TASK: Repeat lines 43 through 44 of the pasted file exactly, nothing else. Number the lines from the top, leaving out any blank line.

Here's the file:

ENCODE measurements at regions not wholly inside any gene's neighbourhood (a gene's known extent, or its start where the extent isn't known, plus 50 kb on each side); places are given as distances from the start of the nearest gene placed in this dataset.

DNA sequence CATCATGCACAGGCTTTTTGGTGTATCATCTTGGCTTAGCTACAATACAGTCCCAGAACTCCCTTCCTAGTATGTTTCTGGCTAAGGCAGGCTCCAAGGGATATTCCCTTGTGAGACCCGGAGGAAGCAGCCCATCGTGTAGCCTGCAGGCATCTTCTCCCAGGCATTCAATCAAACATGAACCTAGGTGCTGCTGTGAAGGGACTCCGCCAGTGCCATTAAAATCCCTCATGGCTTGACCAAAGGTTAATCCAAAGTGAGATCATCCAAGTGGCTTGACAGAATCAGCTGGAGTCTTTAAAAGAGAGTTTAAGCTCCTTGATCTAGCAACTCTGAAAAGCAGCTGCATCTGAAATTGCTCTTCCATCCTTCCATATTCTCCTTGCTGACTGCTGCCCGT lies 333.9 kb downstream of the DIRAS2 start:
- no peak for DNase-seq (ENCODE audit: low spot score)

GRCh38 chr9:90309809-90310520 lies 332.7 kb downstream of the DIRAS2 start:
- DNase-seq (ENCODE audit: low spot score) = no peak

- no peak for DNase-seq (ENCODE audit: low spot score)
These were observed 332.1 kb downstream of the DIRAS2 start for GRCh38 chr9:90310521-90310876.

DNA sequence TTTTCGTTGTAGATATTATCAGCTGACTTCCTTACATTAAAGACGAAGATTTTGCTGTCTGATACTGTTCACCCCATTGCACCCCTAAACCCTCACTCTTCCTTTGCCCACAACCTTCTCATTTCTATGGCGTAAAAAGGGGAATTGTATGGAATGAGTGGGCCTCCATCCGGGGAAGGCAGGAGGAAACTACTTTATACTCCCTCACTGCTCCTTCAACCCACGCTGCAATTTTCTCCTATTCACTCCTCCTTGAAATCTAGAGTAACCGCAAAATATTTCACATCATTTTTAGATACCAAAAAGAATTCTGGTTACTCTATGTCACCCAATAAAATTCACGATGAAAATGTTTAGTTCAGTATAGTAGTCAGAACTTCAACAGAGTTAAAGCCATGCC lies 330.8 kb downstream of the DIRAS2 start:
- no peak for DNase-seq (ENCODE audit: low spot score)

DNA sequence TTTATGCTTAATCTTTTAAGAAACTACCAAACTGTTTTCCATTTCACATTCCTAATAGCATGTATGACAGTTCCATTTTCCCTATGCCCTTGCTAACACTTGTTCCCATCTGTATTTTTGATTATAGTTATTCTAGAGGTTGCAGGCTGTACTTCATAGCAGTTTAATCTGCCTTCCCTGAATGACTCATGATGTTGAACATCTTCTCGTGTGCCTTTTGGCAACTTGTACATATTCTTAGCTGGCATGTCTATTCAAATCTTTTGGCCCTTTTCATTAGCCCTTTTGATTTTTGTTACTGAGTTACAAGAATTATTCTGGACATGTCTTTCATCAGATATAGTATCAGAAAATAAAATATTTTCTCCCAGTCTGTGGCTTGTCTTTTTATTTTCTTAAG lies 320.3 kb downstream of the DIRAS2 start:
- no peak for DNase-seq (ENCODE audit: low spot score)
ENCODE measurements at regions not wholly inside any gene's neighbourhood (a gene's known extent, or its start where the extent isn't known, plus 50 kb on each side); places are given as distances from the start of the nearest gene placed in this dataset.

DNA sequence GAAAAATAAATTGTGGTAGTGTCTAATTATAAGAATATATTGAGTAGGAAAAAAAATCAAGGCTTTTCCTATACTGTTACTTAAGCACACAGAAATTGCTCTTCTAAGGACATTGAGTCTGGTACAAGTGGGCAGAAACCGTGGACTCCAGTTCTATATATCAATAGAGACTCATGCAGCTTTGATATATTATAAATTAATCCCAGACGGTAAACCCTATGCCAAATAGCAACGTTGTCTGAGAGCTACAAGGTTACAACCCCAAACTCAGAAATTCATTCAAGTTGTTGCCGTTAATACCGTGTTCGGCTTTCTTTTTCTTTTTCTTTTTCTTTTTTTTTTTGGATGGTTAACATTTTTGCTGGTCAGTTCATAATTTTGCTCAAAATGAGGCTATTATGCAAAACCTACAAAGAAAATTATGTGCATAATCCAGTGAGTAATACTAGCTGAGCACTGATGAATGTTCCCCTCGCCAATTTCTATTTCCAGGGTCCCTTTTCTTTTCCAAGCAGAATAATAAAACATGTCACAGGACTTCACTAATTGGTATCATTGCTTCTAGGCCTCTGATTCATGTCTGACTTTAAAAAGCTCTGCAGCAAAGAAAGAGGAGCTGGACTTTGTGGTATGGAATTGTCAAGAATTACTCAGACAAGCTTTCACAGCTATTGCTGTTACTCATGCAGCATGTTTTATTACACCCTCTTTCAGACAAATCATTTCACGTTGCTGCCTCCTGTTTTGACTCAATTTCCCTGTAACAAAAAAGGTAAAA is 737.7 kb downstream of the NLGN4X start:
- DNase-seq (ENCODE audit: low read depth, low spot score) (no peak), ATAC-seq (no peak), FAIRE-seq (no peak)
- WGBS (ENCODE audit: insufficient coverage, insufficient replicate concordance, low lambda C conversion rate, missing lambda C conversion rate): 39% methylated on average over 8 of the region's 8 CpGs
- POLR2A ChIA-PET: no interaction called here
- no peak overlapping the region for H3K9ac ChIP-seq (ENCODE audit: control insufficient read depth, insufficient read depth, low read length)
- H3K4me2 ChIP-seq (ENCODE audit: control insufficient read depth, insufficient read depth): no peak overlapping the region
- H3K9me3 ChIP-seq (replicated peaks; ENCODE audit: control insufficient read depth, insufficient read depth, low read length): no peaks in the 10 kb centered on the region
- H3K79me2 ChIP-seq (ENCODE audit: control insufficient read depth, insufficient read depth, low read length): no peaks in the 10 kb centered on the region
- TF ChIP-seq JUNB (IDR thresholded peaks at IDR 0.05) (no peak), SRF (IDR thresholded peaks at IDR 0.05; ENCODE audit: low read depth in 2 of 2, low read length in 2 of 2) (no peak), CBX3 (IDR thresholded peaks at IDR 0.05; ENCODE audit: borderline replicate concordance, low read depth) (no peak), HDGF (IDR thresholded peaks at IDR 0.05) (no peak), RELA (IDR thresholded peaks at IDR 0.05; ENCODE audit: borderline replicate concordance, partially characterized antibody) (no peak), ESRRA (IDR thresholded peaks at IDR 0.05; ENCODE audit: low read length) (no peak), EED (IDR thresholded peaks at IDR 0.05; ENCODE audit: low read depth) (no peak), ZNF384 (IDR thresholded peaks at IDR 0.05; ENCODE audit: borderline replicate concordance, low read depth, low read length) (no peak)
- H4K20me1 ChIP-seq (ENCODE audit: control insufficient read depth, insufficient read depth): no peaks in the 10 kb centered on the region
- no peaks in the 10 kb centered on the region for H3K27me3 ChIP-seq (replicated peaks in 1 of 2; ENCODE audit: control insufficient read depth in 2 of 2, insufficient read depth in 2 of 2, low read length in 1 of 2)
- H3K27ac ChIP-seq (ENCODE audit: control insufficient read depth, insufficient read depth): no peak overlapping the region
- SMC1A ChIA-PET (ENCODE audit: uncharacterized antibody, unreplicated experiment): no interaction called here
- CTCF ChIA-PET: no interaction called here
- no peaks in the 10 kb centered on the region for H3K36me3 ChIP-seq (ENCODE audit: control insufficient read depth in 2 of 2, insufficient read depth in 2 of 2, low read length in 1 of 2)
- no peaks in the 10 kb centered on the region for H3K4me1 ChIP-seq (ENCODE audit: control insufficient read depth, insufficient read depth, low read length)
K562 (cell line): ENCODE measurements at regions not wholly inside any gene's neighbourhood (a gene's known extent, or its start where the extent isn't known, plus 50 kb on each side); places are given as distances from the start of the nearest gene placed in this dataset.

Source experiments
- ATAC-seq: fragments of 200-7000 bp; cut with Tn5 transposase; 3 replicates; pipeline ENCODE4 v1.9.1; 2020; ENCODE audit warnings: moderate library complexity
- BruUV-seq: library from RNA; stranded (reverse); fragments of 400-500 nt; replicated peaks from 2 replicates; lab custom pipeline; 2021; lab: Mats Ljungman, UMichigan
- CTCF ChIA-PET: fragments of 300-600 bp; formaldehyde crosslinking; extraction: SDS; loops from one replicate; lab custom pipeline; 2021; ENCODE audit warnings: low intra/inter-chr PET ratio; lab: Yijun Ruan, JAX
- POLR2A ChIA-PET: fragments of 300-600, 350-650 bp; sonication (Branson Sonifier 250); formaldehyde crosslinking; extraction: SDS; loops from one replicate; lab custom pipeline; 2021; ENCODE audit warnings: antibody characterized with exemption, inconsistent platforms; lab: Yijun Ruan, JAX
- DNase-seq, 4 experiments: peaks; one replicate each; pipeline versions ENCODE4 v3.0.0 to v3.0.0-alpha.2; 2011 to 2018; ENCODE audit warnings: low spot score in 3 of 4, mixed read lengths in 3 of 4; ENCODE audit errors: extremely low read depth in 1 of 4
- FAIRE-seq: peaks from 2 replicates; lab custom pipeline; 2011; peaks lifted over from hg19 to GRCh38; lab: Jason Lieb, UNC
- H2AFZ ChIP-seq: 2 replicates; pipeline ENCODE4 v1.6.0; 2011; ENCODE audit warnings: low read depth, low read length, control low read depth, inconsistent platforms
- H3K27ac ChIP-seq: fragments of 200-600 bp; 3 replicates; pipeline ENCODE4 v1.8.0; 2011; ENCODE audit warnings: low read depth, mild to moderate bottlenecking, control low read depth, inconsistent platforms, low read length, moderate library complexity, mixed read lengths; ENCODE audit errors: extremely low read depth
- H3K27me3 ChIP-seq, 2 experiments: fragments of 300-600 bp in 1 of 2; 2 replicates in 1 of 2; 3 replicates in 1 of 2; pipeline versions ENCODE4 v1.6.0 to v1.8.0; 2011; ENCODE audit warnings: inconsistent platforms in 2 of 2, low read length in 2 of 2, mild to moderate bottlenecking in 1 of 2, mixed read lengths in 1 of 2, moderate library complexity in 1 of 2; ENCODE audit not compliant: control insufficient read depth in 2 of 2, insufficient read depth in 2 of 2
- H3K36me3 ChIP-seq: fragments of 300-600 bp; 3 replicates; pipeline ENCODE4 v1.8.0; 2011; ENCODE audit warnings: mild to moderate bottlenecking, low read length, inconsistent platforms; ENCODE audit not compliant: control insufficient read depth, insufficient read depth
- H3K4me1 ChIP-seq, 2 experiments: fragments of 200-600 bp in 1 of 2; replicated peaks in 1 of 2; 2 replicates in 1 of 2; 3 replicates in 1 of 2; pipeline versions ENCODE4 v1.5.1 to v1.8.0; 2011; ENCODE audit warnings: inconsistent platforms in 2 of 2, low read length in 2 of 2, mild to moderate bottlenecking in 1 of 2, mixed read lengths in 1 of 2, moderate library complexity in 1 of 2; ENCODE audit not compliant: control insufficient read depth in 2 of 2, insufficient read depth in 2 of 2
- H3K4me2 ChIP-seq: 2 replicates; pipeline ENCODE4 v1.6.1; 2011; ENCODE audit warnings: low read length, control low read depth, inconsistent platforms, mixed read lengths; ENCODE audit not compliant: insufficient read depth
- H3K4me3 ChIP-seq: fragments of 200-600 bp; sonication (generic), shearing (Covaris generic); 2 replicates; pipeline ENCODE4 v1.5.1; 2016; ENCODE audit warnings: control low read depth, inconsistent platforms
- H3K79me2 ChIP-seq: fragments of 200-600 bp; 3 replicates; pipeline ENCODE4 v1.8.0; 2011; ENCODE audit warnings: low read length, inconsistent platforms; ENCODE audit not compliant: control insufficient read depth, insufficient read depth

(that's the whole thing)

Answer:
- H3K4me3 ChIP-seq: fragments of 200-600 bp; sonication (generic), shearing (Covaris generic); 2 replicates; pipeline ENCODE4 v1.5.1; 2016; ENCODE audit warnings: control low read depth, inconsistent platforms
- H3K79me2 ChIP-seq: fragments of 200-600 bp; 3 replicates; pipeline ENCODE4 v1.8.0; 2011; ENCODE audit warnings: low read length, inconsistent platforms; ENCODE audit not compliant: control insufficient read depth, insufficient read depth